Two years ago I compared here the Prado museum and the Thyssen-Bornemisza museum located on the other side of the avenue.
It seems that this museum, one of the best painting museums in Europe, remains "off the beaten path" for the average tourist visiting Madrid.
If you like paintings don't hesitate to enter the Palace Villahermosa and to visit a quite eclectic, at the origin private, collection of high quality paintings from the barons Heinrich and Hans Thyssen and Carmen Thyssen-Bornemisza.
The collection starts at the upper floor with works of the 13th c. On the second floor Italian, Flemish, German and Spanish schools from the 15th to 17th c. On the first floor one finds paintings of the Dutch, French and English schools from the 17th and 18th c.
The 19th c. is interesting because are on display besides impressionist and post-impressionist painters a number of works from North-American painters what is rather exceptional in Europe. The visitor will also find here a large number of German expressionist works.
To end on the ground-floor are works of the European "avant-garde", cubism, abstract art and surrealism.
As you can see the Thyssen-Bornemisza collection covers all painting schools with works of high quality. This variety of genres makes the museum so interesting. I visited it twice and prefer the Thyssen-Bornemisza collection to that of the Prado and certainly to the Reina Sofia collection.
Open: Tuesdays to Sundays from 10 h to 19 h. Closed on Mondays
Closed on 1 January, 1 May and 25 December.
Price (2011): Thyssen-Bornemisza Collection + Carmen Thyssen-Bornemisza Collection
NEW: From 02 August to 04 September 2011 there is a special exhibition on Religious Paintings from the 14th to the 18th Century.
There will be an interesting special exhibition on "Architectural Paintings" from 18/10/2011 to 22/01/2012.
To think that the paintings displayed in this museum were actually part of a private collection is absolutely mind-blowing! Baron Heinrich Thyssen-Bornemisza had a passion for the arts, and luckily for him he had enough money to sustain this passion. Starting in the 1920s, he began acquiring classical paintings, and upon his death in 1947, his youngest son Hans started adding to the collection, and his wife Carmen soon followed suit. The result is a stunning collection that covers eight centuries of European and American paintings, with examples from all the major artistic movements that have evolved throughout the years. Carmen Cervera (Miss Spain 1961) was instrumental in transferring the collection to Madrid. The museum opened in 1992, and a wing was added in 2004 to house the Thyssen-Bornemisza family's 1500 paintings.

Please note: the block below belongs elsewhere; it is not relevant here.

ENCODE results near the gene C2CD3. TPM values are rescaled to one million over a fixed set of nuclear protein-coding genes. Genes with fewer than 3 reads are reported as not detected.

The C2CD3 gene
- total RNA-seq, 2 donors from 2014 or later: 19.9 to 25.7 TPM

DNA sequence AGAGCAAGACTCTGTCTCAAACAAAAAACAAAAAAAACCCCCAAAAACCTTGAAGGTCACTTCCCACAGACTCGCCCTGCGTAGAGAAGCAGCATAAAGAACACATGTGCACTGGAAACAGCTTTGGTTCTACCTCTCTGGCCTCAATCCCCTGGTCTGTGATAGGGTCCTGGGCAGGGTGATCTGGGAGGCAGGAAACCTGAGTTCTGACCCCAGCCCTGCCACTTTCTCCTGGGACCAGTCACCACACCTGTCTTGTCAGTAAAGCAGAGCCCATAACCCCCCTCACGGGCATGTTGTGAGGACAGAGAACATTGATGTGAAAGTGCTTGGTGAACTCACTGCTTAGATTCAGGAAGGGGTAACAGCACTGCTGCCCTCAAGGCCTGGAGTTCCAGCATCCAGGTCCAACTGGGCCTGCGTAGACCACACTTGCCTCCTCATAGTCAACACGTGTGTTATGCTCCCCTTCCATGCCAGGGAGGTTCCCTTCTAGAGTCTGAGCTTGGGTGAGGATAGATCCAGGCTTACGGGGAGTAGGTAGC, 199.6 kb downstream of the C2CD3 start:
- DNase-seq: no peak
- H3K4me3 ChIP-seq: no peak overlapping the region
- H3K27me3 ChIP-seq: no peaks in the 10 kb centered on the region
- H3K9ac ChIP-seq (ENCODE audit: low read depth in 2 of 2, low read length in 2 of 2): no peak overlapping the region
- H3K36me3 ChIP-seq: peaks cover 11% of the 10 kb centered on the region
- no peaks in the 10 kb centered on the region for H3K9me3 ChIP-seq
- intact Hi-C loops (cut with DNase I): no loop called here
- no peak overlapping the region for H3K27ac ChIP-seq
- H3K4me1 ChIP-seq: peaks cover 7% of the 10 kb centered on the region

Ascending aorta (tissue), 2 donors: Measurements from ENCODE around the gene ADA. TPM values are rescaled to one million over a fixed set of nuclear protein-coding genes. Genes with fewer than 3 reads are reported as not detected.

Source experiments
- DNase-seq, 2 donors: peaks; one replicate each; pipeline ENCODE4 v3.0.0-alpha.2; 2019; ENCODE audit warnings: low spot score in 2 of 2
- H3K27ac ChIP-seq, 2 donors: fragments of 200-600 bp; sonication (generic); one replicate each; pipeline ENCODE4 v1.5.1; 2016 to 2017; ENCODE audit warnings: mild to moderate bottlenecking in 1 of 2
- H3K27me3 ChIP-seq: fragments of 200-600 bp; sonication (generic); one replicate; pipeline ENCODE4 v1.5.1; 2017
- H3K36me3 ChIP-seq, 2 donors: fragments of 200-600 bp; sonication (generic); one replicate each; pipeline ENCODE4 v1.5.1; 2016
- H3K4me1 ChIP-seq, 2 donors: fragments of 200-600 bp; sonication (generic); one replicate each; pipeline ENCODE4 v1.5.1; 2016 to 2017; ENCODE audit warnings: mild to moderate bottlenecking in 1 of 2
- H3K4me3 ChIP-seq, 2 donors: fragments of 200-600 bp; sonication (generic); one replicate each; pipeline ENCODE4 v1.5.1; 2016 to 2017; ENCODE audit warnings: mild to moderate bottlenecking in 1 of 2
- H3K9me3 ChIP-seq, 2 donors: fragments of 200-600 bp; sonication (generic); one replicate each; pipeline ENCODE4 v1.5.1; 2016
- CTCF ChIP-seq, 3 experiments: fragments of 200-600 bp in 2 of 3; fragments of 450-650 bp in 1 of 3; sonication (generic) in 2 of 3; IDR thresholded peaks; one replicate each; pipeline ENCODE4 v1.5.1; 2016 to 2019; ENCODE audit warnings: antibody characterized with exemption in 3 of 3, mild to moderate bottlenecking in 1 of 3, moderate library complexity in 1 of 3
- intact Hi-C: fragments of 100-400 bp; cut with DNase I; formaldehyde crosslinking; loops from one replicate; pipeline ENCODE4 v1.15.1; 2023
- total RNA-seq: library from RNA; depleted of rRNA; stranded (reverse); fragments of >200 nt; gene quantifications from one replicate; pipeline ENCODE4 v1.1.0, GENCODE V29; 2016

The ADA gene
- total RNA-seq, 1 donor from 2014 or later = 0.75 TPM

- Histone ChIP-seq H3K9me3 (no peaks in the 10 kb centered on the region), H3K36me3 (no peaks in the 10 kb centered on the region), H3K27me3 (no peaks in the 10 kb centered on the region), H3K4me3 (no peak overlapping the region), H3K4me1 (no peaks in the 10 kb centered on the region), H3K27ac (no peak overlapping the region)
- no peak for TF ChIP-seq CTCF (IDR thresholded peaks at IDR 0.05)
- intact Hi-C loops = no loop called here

I spent about 5 hours at the Thyssen but I could easily have spent more. The museum is organized in chronological order, which basically turns the visit into an art history lesson! Opening hours are 10:00 am to 7:00 pm every day (closed on Mondays). Admission: 6 Euros.
It's a not very big museum but it's lovely. The permanent collection has pictures from all the times. So it's good to see the different times.The temporal exhibitions are always interesting with many masterpieces. The new Carmen Thyssen- Bornemisza is spectacular: in teh new part of teh museum (i saw it last Saturday, after 2 weeks of opening) and i like specially the gallery views adn lanscapes(3 wonderful Canalettos) and the Northamerican painting of 19th C it's very nice. Los Segadores, Picasso is amazing.
General: 6€ (permanent+Carmen Thyssen)
MONDAYS: Close. TUE-SUN: 10.00-19.00
Located in the beautifully restored Palacio de Villahermosa, and diagonal from the Prado, this art collection is unmatched in scope on an intimate scale.
The Thyssen-Bornemisza family amassed the collection from the beginning of the 20th century, through two generations. It was made available to the public through an agreement with the Spanish government in the 1980's, and finally was bequested to the the city in 1993.
The collections ranges from Gothic and Early Renaissance pieces to Italian, Dutch, Flemish paintings on the second floor; 17th through the 20th century pieces ranging from Romanticism to Impressionism and Expressionism on the first floor; and ending with experimental art, American and European Modernism, surrealism, and Pop Art on the ground floor.